I moved to Denver from Chicago in November of 2012 not really knowing a soul in Denver but bringing with me all of the excitement and joy of starting a new life in a new place. I knew I would miss my friends and family back in Chicago, but I figured that with all of the technology out there today, I could easily stay in touch via phone, e-mail, skype, etc. And I did! But what I did not foresee in all of the preparations I had made for this big move in my life was how much I would miss the ENERGY of the people I love.
About four months after I moved to Denver, I had slowly become depressed. I lost my confidence; my motivation. Being alone on this journey with only my cat for comfort, I didn’t realize how much I would miss a person’s physical presence, a touch, or being in the same room with someone who really knows me. I began to sleep a lot. I would sleep a full 8 hours, get up, have breakfast, and then sleep again for another hour or two. I had no energy to work on my business or reach out to anyone. I only had the desire for more sleep, which was my only escape from loneliness, which was the situation I had put myself in. (Situational Depression)
About six months into my move was when I realized that I was actually depressed. For two months, I was denying this. I didn’t want to admit it to myself and I didn’t want to face it if it were true so, I pushed it away and kept feeling it’s symptoms. However, once I became conscious of this depression; once I acknowledged it and allowed the possibility, I now had a choice. I could stay depressed and keep sleeping all of the time, or I could be vulnerable, share my dark secret with others, reach out for help, and get back to the person I was when I felt confident and motivated!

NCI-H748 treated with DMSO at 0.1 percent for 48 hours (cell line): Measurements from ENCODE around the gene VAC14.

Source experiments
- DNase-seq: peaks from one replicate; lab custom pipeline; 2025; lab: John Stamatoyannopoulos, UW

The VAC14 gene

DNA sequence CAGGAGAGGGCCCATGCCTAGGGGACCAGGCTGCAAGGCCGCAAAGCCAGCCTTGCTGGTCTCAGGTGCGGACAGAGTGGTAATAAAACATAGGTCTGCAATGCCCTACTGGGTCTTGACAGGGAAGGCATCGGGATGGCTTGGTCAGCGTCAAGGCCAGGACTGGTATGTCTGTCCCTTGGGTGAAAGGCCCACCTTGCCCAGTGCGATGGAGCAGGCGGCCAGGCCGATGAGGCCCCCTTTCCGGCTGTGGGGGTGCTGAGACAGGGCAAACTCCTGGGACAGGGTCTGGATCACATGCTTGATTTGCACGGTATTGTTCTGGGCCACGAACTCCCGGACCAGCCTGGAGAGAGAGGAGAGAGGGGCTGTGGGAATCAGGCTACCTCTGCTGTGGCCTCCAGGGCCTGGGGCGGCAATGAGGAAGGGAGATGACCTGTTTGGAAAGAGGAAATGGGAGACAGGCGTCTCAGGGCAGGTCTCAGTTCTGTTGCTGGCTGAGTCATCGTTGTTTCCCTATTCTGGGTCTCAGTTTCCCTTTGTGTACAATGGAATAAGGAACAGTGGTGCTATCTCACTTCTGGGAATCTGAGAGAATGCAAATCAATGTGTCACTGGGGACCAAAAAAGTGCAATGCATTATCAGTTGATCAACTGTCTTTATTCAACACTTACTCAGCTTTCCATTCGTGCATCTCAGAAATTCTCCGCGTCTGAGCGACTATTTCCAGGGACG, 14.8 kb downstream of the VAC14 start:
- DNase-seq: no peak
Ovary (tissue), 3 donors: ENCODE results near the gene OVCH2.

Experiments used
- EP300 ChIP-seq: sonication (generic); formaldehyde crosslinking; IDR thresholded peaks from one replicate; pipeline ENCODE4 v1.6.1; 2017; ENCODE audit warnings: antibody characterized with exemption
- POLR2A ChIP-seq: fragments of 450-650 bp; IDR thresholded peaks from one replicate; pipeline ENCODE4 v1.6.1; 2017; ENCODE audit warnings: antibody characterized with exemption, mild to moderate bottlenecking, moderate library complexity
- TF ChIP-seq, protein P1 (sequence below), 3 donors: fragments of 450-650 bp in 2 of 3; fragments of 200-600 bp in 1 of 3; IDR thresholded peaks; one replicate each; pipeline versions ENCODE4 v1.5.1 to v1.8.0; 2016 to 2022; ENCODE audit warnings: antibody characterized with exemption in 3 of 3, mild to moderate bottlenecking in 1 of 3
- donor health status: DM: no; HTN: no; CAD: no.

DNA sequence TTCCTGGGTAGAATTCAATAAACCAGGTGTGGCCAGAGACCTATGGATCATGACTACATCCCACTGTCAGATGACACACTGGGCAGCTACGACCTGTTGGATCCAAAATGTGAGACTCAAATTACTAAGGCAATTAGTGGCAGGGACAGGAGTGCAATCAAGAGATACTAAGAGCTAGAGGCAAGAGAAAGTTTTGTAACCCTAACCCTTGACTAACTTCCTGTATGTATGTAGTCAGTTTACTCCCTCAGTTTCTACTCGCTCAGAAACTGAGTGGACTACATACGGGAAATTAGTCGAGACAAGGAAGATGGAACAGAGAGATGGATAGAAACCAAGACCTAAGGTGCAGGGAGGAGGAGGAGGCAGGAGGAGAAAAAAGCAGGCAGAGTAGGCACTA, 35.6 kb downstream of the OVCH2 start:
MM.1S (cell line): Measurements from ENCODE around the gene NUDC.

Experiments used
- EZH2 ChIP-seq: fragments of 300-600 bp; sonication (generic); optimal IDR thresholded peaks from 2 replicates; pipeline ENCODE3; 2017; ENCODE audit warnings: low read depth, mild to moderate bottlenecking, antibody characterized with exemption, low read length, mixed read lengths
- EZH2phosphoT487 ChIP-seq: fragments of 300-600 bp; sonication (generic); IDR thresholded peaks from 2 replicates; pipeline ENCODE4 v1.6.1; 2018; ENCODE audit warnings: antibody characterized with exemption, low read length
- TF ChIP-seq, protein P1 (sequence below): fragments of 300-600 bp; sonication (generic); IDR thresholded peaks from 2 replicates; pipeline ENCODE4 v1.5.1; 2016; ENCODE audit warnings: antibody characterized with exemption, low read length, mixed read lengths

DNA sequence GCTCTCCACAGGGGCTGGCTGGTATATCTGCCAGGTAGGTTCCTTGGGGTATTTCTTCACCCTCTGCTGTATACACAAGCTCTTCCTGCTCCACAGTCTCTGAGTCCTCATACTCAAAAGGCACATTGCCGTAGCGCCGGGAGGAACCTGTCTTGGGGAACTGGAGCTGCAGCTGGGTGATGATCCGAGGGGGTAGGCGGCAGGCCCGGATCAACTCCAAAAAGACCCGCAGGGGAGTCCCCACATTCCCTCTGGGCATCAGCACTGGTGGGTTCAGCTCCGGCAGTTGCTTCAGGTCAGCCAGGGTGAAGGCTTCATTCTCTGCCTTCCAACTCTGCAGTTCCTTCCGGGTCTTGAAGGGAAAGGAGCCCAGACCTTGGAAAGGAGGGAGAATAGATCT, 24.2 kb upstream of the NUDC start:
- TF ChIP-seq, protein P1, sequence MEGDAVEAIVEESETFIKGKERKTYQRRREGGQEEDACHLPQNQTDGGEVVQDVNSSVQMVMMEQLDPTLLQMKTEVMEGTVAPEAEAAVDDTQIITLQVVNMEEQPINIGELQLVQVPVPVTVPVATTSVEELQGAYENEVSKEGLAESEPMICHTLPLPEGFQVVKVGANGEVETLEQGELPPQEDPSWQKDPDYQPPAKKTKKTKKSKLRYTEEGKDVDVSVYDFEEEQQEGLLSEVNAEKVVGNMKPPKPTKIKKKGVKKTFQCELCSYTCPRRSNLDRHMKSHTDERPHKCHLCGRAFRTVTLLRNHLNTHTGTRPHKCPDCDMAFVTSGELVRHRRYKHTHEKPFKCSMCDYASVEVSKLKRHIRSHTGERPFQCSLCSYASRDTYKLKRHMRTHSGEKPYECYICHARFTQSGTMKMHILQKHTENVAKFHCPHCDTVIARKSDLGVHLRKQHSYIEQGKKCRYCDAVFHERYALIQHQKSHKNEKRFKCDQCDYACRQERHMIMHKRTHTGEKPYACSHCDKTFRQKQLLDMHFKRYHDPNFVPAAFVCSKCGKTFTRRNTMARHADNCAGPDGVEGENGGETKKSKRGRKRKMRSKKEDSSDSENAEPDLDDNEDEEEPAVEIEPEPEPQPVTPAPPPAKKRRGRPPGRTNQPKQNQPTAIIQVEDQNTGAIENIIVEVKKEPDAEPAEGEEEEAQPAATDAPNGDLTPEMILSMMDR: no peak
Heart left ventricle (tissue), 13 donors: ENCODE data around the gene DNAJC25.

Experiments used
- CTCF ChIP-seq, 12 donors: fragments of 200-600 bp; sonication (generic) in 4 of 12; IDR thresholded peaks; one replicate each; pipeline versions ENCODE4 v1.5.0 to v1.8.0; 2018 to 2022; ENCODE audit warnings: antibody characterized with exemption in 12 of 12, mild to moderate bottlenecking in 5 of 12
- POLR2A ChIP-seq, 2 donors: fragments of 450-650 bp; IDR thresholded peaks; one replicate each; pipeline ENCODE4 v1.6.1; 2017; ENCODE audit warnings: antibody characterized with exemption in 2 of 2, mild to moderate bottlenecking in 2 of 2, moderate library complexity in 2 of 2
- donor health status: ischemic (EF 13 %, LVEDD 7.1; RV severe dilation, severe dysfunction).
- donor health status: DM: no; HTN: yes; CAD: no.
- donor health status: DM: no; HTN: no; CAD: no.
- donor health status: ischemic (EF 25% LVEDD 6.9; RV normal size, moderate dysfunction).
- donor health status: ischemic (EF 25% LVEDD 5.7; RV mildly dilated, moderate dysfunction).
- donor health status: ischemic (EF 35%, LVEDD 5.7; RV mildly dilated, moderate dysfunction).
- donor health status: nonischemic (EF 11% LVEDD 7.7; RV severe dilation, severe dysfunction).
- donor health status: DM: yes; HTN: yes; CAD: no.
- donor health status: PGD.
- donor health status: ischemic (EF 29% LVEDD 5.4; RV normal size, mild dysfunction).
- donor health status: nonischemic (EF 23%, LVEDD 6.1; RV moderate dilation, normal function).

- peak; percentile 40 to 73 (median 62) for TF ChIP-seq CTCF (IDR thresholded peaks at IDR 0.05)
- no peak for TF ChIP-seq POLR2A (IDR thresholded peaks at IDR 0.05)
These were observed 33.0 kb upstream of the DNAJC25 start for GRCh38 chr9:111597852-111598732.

So to help myself, I decided that I would answer a key question truthfully. When I spoke to friends or family who were asking me, “How are you doing,” I would tell them the truth….and it did begin to set me free!
The truth set me free because I was willing to acknowledge it, embrace it, and speak it; I was willing to be vulnerable; to show that I don’t always have it all together; to show that I am human. Because I was willing to do these things, I received support from friends and family who checked in with me much more often and asked what they could do to help. Because I was willing to tell my new Denver friends what I was experiencing, they were willing to reach out to me more and relationships began to blossom. Because I was honest with myself and others, life began to blossom again.
Is there something you are denying yourself?
Is there a truth you are not willing to admit to yourself, let alone others?
What if you have nothing to lose, but everything to gain if you allow the truth to set you free?